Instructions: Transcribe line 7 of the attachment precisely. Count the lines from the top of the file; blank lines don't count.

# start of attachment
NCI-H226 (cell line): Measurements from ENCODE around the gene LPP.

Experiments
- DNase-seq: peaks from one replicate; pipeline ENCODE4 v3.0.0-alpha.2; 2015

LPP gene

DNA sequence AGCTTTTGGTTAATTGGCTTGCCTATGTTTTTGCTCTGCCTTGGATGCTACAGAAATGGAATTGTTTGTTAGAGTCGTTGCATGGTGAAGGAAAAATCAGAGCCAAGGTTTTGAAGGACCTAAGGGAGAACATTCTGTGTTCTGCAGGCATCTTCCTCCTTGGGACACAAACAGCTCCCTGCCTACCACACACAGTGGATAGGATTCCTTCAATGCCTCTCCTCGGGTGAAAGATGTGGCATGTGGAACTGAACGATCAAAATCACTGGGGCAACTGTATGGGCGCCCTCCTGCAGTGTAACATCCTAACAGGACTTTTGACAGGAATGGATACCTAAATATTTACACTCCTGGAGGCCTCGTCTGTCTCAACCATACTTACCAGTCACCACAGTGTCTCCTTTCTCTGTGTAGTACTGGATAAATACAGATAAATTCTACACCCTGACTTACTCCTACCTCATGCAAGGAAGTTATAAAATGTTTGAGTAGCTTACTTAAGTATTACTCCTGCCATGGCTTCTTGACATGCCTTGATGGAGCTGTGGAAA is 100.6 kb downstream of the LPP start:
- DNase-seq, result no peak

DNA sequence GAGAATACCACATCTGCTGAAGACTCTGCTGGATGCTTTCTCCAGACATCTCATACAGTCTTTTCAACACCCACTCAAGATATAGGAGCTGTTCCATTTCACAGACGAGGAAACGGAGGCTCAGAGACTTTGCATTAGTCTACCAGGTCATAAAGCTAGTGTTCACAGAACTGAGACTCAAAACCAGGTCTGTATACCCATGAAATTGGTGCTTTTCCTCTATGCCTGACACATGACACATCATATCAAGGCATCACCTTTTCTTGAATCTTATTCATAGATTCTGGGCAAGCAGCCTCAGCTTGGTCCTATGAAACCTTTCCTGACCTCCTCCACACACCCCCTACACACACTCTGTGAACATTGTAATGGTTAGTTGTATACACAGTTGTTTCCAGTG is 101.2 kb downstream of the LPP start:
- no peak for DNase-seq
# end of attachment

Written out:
DNA sequence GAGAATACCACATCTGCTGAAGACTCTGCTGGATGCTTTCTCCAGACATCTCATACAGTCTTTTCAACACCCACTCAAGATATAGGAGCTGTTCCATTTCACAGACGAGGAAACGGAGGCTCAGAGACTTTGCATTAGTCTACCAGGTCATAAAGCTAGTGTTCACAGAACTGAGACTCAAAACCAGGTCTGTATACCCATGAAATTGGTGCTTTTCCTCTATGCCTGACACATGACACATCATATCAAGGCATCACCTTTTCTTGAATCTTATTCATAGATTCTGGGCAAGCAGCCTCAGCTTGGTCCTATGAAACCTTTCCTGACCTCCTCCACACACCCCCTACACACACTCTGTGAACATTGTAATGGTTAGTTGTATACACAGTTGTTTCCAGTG is 101.2 kb downstream of the LPP start: